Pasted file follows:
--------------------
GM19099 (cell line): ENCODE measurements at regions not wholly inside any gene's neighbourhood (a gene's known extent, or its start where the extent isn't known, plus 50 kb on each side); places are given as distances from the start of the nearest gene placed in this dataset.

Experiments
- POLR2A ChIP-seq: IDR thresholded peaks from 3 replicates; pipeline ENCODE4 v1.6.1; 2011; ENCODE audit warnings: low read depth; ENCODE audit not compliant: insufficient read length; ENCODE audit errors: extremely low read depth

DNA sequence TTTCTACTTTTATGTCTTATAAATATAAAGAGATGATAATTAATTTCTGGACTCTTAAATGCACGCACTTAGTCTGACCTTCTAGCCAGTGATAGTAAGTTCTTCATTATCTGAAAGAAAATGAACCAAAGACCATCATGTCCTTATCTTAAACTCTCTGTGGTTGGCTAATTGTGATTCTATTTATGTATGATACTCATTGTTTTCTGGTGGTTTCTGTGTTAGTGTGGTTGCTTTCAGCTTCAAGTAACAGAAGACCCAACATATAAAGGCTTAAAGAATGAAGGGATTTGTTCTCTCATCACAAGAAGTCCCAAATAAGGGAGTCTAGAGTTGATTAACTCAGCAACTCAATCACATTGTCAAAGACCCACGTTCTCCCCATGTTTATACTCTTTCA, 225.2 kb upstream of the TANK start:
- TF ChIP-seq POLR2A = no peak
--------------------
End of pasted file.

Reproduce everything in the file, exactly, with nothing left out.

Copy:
GM19099 (cell line): ENCODE measurements at regions not wholly inside any gene's neighbourhood (a gene's known extent, or its start where the extent isn't known, plus 50 kb on each side); places are given as distances from the start of the nearest gene placed in this dataset.

Experiments
- POLR2A ChIP-seq: IDR thresholded peaks from 3 replicates; pipeline ENCODE4 v1.6.1; 2011; ENCODE audit warnings: low read depth; ENCODE audit not compliant: insufficient read length; ENCODE audit errors: extremely low read depth

DNA sequence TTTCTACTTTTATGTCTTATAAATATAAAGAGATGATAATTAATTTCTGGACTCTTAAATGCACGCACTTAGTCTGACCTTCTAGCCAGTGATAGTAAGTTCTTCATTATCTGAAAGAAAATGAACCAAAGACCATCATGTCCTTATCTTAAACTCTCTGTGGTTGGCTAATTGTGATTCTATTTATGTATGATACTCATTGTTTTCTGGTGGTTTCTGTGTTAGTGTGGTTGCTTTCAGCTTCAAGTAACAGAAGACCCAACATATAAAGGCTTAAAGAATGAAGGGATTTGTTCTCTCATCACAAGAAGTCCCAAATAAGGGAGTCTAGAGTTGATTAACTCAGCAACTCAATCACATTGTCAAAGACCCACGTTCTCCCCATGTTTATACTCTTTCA, 225.2 kb upstream of the TANK start:
- TF ChIP-seq POLR2A = no peak